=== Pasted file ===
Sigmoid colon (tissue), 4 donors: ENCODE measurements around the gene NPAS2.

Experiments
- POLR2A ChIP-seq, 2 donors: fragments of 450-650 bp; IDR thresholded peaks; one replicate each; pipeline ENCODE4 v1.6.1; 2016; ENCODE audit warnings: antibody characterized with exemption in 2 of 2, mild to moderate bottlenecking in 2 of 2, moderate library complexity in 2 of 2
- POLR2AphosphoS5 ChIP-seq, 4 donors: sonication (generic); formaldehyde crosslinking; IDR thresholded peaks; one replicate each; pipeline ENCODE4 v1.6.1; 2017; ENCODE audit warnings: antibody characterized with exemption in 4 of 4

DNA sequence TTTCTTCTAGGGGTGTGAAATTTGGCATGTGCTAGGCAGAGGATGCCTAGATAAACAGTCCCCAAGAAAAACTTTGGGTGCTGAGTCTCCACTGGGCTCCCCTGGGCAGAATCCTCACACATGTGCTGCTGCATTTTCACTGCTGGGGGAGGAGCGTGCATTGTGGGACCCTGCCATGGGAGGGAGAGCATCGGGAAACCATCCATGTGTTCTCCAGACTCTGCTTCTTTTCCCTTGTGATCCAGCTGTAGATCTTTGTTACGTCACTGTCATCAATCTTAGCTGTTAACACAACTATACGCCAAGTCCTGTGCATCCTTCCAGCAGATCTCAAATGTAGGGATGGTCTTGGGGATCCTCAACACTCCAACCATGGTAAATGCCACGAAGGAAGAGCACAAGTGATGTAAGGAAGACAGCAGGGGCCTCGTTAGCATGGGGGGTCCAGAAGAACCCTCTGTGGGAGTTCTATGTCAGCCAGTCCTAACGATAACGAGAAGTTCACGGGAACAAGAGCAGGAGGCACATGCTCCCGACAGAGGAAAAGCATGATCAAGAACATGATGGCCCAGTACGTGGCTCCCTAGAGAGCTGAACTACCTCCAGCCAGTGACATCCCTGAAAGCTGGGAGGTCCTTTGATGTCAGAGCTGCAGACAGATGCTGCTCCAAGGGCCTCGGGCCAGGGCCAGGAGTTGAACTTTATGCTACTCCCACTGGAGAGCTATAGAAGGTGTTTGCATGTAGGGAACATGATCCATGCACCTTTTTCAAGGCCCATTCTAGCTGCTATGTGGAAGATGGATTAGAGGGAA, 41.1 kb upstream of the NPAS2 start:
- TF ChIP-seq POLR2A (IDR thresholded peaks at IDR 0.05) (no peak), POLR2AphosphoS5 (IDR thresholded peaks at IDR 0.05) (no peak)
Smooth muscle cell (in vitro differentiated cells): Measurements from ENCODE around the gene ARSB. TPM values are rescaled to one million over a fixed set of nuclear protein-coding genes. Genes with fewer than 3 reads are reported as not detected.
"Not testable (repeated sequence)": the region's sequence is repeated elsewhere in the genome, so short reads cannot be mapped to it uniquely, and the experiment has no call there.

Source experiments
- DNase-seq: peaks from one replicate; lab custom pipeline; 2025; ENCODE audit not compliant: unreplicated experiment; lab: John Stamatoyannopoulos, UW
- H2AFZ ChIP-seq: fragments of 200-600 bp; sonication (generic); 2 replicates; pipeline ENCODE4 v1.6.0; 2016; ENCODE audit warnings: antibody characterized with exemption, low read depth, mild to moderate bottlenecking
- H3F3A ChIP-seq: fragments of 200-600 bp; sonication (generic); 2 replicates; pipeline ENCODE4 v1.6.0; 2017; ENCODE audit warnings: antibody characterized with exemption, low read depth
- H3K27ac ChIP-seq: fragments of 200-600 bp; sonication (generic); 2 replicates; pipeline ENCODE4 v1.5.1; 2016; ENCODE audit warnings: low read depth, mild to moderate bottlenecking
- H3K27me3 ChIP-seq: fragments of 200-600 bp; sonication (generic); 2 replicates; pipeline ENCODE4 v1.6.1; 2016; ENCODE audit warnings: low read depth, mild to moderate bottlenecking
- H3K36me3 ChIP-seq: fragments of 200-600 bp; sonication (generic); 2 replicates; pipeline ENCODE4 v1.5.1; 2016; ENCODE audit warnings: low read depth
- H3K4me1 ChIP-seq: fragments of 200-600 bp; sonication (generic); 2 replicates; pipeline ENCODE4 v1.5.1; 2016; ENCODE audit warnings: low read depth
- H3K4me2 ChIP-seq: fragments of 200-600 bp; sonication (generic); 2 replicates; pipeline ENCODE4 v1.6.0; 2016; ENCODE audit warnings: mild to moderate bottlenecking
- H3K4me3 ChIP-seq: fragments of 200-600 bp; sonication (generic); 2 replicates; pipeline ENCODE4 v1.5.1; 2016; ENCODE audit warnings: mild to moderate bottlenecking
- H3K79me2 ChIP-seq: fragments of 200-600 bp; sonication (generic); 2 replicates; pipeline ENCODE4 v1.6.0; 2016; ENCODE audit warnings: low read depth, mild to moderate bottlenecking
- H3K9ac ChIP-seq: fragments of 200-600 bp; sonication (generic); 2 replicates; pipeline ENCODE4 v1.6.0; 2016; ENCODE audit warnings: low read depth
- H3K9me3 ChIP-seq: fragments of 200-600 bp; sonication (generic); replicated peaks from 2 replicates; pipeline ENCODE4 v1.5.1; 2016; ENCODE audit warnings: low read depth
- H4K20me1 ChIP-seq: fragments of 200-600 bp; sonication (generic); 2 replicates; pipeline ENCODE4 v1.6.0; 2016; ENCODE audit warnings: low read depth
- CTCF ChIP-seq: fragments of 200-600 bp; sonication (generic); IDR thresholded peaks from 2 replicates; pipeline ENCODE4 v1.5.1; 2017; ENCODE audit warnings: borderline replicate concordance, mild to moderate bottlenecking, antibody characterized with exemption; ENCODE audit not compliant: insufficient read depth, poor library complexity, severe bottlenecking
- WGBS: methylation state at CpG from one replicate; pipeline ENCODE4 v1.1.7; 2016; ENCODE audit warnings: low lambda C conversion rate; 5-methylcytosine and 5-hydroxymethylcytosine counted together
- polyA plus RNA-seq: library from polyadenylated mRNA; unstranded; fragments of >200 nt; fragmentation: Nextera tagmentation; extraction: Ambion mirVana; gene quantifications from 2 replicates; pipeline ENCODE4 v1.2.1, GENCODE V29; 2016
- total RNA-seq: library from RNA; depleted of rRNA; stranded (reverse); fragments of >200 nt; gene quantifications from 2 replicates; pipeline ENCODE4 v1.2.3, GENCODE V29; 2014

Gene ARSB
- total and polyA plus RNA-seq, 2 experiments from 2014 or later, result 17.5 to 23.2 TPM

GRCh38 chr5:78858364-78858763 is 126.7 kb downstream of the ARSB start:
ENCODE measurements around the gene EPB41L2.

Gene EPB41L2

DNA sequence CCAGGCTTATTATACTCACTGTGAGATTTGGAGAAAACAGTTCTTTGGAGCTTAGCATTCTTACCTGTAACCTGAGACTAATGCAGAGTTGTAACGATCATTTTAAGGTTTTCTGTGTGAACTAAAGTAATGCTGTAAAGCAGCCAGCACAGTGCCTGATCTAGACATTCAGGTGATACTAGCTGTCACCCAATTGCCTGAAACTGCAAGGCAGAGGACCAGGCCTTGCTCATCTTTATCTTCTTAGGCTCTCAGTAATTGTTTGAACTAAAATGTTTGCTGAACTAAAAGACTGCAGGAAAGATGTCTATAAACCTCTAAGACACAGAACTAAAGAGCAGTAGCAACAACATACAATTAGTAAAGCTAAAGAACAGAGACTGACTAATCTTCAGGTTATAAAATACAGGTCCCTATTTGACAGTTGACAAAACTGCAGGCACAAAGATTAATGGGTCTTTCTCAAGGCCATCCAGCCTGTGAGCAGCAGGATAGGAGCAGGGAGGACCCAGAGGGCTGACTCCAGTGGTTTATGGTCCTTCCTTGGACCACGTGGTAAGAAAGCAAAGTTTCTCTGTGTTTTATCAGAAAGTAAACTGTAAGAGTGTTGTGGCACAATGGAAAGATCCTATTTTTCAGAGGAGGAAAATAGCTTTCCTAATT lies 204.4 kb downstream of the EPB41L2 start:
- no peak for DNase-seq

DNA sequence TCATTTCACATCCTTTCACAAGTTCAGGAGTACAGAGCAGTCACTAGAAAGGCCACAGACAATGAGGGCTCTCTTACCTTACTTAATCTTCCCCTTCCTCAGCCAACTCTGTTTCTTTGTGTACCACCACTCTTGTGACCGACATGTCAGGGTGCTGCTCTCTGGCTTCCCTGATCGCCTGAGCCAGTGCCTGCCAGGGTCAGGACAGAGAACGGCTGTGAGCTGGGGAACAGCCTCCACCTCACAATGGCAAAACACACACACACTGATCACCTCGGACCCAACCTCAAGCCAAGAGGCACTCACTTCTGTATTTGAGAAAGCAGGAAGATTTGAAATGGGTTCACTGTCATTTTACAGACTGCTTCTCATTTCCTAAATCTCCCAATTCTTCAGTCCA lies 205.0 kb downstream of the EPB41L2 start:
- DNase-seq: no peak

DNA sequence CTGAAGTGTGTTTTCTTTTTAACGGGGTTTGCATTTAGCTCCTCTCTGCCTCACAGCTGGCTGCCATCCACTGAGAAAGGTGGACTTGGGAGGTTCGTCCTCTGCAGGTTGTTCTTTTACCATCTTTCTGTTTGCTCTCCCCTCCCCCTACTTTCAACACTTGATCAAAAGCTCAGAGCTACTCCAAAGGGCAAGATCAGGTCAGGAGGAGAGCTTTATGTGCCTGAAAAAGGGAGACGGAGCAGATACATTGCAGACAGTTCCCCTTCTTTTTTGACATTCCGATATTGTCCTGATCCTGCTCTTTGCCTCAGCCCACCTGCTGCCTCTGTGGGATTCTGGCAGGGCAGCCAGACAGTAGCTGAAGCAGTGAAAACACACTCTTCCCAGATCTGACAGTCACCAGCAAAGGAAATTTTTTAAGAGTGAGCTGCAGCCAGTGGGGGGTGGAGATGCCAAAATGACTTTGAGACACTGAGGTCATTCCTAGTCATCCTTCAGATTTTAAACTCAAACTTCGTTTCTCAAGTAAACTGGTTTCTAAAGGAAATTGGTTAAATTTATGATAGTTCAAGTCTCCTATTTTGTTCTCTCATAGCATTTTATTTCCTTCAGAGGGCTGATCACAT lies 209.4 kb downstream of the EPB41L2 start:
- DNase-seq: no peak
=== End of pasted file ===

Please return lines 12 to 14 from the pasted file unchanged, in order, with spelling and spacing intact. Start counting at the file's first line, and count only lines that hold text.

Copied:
- H3F3A ChIP-seq: fragments of 200-600 bp; sonication (generic); 2 replicates; pipeline ENCODE4 v1.6.0; 2017; ENCODE audit warnings: antibody characterized with exemption, low read depth
- H3K27ac ChIP-seq: fragments of 200-600 bp; sonication (generic); 2 replicates; pipeline ENCODE4 v1.5.1; 2016; ENCODE audit warnings: low read depth, mild to moderate bottlenecking
- H3K27me3 ChIP-seq: fragments of 200-600 bp; sonication (generic); 2 replicates; pipeline ENCODE4 v1.6.1; 2016; ENCODE audit warnings: low read depth, mild to moderate bottlenecking